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Community Thanksgiving dinner feeds an estimated 400 people

Saturday, November 17, 2007 | 7:09 p.m. CST; updated 8:59 a.m. CDT, Tuesday, July 22, 2008
Diamond Bigham, 8, center, watches people walk by while (from left to right) Taelor Campbell, 9, Tiffanie Sinks and C.J. Campbell, 5, eat lunch at the Imani Mission Centers' Harvest Dinner at the mission center, on Saturday.

COLUMBIA — The Imani Mission Center exceeded all expectations Saturday at its ninth Annual Destiny of Helping Our People Excel Harvest Dinner. The center provides a free Thanksgiving Dinner every year on the Saturday before Thanksgiving.

The idea of a community dinner came to Glenn Cobbins, the center’s community outreach director, while he was in prison nine years ago. Cobbins, who was convicted of several drug-related crimes, said he decided that he was going to find a way to give back to all the families he hurt as a drug dealer.

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“Food is a social tool,” Cobbins said. “I just want to feed the people and serve the people.”

Cobbins is also the vice president of Destiny for HOPE , a nonprofit group whose mission is “to empower children and their families in all aspects of everyday living.”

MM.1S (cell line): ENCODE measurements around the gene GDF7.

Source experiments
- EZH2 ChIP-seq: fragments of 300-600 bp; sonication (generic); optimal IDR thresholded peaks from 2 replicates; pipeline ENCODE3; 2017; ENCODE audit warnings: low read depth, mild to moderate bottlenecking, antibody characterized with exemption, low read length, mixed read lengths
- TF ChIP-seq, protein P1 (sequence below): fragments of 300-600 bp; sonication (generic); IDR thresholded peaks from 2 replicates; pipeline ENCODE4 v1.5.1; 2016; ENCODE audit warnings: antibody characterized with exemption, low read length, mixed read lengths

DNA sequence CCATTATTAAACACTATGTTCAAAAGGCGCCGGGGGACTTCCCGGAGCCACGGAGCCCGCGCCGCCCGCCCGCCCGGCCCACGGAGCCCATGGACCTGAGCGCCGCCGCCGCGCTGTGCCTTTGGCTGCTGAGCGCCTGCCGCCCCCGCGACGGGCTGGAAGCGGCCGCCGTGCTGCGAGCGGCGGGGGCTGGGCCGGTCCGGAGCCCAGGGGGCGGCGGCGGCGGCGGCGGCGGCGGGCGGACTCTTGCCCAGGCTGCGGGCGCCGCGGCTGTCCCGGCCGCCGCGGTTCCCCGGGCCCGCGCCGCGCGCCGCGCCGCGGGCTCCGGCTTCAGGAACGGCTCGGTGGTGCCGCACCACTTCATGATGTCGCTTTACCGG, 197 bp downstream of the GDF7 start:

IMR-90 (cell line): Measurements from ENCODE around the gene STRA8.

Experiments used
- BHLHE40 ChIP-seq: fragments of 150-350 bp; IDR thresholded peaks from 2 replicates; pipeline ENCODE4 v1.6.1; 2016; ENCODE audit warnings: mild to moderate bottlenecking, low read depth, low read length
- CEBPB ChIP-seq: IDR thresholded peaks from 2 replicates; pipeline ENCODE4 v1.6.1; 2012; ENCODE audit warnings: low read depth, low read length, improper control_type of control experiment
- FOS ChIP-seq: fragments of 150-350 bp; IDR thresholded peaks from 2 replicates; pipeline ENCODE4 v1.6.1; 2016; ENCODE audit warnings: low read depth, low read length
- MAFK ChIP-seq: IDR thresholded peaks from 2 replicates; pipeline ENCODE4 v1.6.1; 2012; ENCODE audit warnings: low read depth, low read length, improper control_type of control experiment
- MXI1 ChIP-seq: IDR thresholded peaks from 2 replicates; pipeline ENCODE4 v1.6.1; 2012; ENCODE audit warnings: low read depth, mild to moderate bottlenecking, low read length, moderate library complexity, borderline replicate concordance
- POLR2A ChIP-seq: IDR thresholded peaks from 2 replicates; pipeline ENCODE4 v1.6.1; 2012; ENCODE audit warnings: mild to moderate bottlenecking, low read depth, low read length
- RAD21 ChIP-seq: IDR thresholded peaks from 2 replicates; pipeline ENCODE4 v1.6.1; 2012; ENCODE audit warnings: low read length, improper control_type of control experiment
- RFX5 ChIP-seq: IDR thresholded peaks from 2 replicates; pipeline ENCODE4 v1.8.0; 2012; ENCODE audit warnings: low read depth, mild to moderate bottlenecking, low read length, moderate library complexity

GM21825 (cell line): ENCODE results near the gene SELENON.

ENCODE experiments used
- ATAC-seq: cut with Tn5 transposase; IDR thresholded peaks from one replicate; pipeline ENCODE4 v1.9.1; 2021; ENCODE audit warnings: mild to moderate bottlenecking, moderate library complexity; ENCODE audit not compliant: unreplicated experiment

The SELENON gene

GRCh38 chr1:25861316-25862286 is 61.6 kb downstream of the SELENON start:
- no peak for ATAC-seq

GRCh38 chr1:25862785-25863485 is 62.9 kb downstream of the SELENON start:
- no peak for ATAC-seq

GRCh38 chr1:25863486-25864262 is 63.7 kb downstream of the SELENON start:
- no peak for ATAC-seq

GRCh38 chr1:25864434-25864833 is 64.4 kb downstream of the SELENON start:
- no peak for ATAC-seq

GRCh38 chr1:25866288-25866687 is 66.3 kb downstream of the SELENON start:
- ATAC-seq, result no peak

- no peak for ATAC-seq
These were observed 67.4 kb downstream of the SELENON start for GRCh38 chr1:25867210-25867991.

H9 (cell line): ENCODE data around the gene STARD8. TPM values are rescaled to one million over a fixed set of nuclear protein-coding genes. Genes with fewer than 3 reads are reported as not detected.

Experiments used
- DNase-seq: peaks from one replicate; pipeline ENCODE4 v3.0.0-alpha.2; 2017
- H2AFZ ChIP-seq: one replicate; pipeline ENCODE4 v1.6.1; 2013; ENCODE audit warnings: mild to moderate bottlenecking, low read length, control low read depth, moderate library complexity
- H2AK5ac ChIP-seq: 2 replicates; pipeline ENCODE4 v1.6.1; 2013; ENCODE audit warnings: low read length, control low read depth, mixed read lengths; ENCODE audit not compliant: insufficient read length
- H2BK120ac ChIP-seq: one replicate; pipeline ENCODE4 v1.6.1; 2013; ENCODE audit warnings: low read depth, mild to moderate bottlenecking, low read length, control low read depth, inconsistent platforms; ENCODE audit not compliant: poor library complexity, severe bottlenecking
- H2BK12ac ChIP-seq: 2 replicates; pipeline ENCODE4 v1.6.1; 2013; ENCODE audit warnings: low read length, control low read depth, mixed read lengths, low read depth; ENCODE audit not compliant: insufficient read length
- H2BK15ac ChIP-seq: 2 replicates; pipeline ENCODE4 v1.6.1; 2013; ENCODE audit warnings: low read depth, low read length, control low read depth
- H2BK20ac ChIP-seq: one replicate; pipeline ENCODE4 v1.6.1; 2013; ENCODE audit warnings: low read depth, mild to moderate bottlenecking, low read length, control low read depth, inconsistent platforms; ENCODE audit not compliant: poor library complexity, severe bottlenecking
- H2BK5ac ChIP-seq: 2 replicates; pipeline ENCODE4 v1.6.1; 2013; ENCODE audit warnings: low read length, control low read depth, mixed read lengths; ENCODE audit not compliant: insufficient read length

Cobbins isn’t the only person behind the event. Judy Hubbard, director and pastor for the Imani Mission Center, said she has been involved with the Harvest Dinner for the past nine years and is its co-founder along with Cobbins.

Hubbard has seen the event grow from year to year, both in attendance and location. Before the Imani Mission Center offered to host the dinner, Hubbard said they would hold the dinner at various churches or homes offered to them throughout the community.

The Shiloh Christian Fellowship Church, located a block away at 11 E. Worley St., partnered with the Imani Mission Center to simultaneously serve a Thanksgiving dinner at a second location.

“We get excellent help from individuals in this community,” Hubbard said. “People in this town are very generous.”

In addition to offering to host the event, individuals and Columbia businesses donated both their time as volunteers and food for the guests.

Twelve turkeys were donated this year, which helped feed an estimated 400 people. Other Thanksgiving staples included macaroni and cheese, sweet potato pie, green bean casserole and enough dessert to go around.

Hubbard and Cobbins agreed that the Harvest Dinner is a way for the community to bond.

“Grandmas, aunties, moms — everybody pitches in,” Hubbard said about the food preparation. “It really is a community thing, that’s what I love about it.”

Cobbins said he is thankful for the opportunity to serve the community Thanksgiving dinner in their own neighborhood. “They feel at home, that’s the beauty of it,” he said. “I live and die for doing stuff like this.”


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